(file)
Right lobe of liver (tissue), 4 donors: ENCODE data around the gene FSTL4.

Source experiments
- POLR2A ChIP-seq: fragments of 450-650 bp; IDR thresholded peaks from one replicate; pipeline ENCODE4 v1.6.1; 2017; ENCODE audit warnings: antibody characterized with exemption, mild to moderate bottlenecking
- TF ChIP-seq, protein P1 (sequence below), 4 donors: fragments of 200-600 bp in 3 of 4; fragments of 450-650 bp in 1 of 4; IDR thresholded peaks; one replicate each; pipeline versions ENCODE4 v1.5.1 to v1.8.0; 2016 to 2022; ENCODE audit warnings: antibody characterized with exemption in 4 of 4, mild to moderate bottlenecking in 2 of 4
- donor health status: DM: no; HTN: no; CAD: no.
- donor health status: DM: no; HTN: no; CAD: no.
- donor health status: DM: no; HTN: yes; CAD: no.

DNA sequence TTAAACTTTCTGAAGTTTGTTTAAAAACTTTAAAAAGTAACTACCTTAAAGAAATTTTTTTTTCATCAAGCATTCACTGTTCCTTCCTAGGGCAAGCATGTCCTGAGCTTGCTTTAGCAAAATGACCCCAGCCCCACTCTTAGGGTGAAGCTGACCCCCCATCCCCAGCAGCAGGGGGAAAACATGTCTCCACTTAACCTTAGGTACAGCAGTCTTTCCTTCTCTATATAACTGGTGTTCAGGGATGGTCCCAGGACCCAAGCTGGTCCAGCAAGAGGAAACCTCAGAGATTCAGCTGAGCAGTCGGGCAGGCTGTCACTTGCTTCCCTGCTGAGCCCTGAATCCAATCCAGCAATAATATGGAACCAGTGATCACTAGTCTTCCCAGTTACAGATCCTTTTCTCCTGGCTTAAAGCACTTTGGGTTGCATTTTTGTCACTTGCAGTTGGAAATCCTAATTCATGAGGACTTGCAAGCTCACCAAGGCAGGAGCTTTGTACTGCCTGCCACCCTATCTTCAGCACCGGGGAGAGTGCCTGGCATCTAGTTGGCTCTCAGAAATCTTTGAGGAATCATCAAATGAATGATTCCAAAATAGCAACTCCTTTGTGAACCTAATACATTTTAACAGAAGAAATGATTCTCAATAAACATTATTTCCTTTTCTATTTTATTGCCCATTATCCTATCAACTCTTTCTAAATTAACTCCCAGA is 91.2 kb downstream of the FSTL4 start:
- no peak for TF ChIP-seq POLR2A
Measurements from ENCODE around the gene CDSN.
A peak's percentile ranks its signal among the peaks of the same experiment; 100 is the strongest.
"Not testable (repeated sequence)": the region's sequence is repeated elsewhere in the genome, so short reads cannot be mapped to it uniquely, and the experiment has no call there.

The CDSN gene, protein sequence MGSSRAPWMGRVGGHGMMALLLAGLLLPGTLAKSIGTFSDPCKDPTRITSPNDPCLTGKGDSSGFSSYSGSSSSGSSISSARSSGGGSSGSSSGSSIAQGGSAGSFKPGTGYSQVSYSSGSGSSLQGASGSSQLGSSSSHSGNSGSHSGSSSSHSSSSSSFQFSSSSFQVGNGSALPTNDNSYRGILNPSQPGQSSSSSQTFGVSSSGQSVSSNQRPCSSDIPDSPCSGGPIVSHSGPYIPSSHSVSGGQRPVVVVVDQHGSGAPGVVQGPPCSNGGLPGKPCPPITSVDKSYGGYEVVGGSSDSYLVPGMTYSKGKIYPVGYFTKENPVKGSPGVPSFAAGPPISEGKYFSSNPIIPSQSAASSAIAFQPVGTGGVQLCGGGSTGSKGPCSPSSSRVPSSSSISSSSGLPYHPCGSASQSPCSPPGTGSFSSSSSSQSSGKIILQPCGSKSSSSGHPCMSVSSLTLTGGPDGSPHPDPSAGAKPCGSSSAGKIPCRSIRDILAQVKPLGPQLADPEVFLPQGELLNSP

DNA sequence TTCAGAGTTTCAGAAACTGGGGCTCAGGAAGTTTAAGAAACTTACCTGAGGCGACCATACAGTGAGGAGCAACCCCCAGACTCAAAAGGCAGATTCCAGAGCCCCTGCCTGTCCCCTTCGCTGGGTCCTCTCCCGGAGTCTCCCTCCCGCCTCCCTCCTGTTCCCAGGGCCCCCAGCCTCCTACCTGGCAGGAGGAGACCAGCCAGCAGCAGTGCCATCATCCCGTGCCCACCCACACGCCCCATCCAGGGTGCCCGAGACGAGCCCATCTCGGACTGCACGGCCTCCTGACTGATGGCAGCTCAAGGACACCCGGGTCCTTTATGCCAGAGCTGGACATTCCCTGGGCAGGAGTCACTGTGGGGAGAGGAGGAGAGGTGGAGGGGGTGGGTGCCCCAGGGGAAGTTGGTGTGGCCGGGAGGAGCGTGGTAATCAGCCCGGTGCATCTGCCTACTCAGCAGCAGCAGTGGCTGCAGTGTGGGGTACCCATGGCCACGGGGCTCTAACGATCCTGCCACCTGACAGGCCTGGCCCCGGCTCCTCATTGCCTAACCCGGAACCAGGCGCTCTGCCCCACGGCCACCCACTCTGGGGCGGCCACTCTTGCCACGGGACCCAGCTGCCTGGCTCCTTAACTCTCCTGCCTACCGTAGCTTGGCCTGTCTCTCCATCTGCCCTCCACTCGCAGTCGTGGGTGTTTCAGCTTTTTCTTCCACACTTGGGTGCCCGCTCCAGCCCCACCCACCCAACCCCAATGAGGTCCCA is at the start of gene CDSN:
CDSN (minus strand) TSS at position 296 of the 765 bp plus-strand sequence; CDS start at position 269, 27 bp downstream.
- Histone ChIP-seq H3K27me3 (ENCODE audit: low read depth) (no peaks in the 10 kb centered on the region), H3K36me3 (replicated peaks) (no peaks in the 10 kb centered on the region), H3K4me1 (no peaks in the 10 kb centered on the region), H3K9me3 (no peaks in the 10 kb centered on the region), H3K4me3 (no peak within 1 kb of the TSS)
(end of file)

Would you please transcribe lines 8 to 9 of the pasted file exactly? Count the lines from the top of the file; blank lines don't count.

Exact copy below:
DNA sequence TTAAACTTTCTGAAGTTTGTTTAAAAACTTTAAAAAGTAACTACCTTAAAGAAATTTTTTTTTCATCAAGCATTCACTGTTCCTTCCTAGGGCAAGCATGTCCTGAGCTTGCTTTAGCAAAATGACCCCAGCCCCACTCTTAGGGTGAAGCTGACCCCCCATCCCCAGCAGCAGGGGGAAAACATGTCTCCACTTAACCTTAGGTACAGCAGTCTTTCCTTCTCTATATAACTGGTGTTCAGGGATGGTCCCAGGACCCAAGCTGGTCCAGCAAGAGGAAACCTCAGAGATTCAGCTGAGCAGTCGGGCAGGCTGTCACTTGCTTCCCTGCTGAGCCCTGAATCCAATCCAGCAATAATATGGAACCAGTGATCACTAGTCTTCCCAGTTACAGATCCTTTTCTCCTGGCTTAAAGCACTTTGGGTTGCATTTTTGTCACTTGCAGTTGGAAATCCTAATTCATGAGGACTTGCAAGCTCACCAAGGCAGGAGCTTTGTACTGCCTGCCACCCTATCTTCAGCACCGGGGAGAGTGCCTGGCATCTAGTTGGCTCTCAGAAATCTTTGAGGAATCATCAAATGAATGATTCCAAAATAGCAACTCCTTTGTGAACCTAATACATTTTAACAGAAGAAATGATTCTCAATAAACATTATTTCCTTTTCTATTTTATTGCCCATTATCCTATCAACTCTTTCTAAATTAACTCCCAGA is 91.2 kb downstream of the FSTL4 start:
- no peak for TF ChIP-seq POLR2A